I was doing well for a while when I was recently told by my psychiatrist that I am depressed. Apparently most of my symptoms were physical, like extreme tiredness and lack of motivation, oversleeping and undereating. Once I was made aware of my depression, I looked back over the past few weeks and realized that I had been experiencing some blue times, not lasting more than a few hours at a time and I’ve been unsure of myself recently. All of this was too much for me, I couldn’t believe I was depressed again! All I could see in front of me was that big fat ugly monster coming and sitting right on my face, crippling me for weeks.
I was tormenting myself with all sorts of questions, why now? How come? What triggered this? I thought I was getting better? Two days later I had coffee with a friend who also suffers from BD and she reminded me that although I am emotionally better and I’ve worked on a lot of stuff from my past and I’ve been rewiring my brain to think more constructively, there is still a randomness to BD and depressive episodes can befall us whenever our brain chemistry wants to colour outside the lines a bit. There is nothing we can do to prevent this. She said to me: “you’re taking your meds, you’re seeing your psychologist regularly and you’re doing so many other things to improve your mental health, this is not your fault!” That took a while to sink in but it finally did. When it did, I started wondering why it took my psychiatrist to tell me I’m depressed, why didn’t I notice it myself?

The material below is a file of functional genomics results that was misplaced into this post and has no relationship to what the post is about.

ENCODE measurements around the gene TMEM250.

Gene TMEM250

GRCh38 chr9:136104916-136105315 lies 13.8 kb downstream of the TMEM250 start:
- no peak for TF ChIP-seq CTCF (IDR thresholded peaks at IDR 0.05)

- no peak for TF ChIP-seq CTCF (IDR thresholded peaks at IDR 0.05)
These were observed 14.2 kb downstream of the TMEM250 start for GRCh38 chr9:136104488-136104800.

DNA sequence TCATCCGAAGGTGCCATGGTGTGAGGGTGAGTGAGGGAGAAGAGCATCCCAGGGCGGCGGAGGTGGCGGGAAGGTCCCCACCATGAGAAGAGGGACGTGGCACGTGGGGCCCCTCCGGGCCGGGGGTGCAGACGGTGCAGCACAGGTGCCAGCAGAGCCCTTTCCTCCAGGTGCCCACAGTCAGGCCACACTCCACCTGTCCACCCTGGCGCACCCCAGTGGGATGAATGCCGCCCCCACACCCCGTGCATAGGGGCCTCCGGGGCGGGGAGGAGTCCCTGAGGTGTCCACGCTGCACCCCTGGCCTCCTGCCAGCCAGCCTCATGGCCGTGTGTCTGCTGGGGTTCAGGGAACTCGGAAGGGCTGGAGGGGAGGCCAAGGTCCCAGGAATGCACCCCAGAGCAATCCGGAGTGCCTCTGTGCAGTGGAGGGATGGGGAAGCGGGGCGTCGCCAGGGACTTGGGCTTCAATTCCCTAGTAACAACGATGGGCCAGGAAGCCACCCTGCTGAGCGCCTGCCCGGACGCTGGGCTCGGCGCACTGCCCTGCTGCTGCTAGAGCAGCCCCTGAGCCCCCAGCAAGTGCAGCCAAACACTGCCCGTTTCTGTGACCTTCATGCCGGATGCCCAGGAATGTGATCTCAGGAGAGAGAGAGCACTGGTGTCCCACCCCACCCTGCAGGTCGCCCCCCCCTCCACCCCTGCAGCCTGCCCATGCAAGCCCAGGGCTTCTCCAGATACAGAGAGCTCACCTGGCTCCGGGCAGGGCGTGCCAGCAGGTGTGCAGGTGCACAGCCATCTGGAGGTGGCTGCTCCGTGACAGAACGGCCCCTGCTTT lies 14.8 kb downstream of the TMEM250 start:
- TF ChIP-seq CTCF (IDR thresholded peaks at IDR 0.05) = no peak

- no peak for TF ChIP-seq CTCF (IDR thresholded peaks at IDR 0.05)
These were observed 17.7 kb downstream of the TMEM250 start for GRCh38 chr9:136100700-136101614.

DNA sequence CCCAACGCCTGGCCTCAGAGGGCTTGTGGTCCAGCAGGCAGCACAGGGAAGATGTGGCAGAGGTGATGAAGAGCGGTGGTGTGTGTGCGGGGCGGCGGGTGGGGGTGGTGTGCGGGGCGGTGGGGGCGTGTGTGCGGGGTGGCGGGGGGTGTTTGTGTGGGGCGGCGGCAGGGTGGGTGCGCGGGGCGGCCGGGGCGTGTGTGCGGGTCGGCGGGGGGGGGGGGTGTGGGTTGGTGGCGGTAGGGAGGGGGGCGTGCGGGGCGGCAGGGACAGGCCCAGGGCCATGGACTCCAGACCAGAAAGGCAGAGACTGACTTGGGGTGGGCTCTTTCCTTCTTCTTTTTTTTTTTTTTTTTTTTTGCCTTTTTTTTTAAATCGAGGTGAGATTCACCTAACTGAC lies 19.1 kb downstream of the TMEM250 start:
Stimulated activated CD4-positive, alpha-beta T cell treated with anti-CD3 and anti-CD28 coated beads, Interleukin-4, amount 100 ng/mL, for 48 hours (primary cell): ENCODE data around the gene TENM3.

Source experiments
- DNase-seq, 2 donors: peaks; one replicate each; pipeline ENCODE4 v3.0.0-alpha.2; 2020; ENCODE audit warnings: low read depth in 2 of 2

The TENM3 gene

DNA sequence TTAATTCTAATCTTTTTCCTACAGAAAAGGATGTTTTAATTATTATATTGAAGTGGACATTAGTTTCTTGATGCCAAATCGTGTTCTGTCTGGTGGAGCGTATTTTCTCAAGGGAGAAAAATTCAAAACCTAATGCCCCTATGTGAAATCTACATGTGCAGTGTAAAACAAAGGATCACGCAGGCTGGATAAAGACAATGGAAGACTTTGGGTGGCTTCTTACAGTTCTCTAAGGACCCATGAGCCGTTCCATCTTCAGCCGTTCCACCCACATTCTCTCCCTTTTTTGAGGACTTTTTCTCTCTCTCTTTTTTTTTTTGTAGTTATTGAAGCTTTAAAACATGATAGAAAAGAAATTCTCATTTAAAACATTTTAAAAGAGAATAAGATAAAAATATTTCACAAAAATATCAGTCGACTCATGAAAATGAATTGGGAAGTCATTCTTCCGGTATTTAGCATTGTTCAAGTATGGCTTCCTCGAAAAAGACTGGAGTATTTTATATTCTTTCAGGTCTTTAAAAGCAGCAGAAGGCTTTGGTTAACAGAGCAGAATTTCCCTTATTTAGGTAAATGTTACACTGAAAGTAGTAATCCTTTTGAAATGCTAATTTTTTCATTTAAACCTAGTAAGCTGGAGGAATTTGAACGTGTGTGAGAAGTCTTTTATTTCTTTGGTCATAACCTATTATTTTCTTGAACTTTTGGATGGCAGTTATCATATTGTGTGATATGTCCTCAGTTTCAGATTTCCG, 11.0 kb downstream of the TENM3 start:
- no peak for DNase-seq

The answer was because I was handling the depression so much better than in the past without even knowing it that it didn’t bring my life to a halt like it usually does. I was functioning, maybe not all that great, but I was handling the depression much better than in the past. My thoughts didn’t go south for long periods as it would have, I wasn’t suicidal, nor did I feel the need to cut.
So yes, depression showed up, but you know what, the monster isn’t half as intimidating as it always was. Now that I’m being tested I can see that I have grown, gained some critical coping skills and rewired my thinking to some extent. I am never happy about being depressed but this episode has brought me great joy in showing me that I am stronger, more resilient and better equipped than I was in the past, I’ve had a software upgrade since my last depressive episode. That is the dream for us bipolars, isn’t it? We know there is no cure, but there is us, our determination to get better, our brave hearts.